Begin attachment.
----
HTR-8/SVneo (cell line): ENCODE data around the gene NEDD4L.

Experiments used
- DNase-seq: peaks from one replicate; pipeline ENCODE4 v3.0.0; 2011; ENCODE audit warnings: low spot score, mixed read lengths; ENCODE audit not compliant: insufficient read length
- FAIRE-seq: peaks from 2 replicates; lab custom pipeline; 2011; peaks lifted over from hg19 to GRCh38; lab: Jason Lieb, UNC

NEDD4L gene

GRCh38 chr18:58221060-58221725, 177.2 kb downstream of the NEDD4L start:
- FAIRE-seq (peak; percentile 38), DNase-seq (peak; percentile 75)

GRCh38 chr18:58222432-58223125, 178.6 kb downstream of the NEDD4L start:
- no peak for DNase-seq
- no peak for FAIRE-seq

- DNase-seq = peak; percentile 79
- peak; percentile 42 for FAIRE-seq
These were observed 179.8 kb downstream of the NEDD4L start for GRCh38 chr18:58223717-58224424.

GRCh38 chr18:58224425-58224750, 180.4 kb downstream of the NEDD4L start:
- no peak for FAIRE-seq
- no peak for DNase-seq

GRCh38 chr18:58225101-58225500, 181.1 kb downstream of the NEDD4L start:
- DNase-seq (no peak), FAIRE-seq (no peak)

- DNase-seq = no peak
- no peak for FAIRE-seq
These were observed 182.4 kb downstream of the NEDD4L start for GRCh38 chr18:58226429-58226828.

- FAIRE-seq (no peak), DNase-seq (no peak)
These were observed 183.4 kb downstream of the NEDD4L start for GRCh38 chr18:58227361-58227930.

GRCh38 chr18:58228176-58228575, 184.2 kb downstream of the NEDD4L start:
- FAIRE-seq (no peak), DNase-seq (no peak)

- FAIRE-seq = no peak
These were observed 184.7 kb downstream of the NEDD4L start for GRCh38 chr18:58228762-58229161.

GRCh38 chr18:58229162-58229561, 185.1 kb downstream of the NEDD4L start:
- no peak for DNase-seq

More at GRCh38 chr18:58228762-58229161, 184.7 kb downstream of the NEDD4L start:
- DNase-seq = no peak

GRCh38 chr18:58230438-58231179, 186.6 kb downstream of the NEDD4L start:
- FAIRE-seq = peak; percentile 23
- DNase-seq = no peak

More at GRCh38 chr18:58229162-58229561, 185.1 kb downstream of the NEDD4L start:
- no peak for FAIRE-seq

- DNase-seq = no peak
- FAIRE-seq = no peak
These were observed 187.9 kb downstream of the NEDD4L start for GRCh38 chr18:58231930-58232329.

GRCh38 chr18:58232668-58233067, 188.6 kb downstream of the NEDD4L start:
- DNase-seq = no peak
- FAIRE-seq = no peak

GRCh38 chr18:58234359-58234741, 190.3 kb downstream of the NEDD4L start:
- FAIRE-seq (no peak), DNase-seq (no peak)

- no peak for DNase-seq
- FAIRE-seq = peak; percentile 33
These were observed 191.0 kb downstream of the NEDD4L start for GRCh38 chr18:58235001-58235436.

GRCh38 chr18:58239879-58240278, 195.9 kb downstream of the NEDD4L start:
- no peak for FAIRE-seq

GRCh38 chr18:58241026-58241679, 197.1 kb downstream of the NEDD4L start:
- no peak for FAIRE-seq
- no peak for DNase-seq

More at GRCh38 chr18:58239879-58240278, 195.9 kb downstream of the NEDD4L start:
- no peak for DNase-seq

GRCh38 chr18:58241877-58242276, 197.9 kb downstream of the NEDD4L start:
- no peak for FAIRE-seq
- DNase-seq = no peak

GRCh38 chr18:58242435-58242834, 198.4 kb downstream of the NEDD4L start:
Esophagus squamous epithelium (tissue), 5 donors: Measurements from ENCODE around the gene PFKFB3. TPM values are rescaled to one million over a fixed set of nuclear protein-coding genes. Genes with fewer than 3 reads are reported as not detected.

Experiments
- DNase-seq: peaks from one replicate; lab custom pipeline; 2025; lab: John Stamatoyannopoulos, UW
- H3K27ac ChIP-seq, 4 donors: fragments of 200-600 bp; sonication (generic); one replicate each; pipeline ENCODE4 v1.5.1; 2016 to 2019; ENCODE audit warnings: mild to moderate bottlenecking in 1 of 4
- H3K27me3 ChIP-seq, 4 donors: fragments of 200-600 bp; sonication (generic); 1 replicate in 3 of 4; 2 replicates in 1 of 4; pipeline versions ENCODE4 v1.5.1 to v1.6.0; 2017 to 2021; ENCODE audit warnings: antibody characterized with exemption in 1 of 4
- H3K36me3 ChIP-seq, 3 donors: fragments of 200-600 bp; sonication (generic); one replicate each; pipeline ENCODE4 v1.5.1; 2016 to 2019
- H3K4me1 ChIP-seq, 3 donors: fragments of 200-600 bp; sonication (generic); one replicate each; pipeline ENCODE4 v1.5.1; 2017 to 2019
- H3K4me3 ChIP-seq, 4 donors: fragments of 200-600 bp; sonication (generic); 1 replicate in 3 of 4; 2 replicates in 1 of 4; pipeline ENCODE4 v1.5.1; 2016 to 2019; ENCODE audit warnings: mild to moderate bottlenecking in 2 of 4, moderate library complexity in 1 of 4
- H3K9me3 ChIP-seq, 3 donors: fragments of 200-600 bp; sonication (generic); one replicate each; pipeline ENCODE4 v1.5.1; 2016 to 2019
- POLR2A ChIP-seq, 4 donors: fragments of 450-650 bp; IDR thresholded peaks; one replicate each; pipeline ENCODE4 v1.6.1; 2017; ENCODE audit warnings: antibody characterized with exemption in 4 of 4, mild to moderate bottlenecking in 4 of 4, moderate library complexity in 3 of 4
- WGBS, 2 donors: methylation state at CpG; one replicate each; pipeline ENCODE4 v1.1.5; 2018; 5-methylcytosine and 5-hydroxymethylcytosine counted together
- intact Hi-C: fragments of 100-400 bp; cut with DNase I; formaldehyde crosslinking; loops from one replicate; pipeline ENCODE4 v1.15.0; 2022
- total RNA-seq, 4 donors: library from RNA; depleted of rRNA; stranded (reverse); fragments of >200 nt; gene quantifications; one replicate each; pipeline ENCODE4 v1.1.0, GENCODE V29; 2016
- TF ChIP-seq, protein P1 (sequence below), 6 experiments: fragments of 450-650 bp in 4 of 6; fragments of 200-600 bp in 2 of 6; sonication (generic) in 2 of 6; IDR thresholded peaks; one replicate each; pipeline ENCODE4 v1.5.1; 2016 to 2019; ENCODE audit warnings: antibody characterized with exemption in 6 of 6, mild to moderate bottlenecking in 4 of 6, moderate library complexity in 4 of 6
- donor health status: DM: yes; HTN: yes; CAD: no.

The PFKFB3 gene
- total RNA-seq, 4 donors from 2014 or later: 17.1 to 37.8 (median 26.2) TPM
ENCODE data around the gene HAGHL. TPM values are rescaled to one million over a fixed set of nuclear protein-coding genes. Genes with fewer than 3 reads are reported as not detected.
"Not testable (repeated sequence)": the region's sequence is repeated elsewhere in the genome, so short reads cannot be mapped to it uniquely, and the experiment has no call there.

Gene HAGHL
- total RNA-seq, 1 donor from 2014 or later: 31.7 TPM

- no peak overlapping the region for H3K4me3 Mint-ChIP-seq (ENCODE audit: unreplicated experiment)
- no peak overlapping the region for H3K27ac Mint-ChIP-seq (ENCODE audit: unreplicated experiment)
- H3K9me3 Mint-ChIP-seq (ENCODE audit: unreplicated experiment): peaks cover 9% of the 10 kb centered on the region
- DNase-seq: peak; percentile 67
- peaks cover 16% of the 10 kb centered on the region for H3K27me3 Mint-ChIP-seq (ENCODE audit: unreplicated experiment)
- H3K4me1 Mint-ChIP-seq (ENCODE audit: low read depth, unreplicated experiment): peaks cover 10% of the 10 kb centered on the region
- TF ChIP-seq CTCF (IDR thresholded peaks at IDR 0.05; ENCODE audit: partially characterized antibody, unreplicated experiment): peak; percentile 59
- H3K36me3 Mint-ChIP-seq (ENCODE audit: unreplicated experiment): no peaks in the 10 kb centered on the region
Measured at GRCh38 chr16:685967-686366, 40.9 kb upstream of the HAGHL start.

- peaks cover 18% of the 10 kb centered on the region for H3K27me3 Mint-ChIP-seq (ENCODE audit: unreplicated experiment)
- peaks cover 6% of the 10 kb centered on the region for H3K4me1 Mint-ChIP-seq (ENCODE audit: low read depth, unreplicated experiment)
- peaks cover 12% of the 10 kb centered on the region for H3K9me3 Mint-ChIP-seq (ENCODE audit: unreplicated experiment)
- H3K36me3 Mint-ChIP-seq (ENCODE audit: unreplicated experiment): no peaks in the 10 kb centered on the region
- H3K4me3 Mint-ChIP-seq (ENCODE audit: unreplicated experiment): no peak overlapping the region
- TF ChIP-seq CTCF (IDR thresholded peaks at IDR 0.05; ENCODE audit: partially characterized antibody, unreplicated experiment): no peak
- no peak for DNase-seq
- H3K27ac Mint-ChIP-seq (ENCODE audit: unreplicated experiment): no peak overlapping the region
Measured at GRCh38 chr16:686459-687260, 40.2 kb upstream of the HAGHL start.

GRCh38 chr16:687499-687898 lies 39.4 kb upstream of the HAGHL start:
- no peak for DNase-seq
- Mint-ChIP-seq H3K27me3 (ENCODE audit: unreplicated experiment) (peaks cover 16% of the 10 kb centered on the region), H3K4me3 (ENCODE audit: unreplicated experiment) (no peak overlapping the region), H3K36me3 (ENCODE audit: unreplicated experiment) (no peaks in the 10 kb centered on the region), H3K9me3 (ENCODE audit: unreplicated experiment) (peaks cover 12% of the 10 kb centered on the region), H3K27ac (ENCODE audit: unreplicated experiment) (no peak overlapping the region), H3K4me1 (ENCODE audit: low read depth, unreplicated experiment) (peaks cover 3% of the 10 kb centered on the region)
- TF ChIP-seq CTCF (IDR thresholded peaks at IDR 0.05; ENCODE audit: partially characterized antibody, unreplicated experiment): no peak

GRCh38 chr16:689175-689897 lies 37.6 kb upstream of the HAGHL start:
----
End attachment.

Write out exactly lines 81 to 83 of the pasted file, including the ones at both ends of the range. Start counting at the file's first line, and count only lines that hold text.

- no peak overlapping the region for H3K27ac Mint-ChIP-seq (ENCODE audit: unreplicated experiment)
- H3K9me3 Mint-ChIP-seq (ENCODE audit: unreplicated experiment): peaks cover 9% of the 10 kb centered on the region
- DNase-seq: peak; percentile 67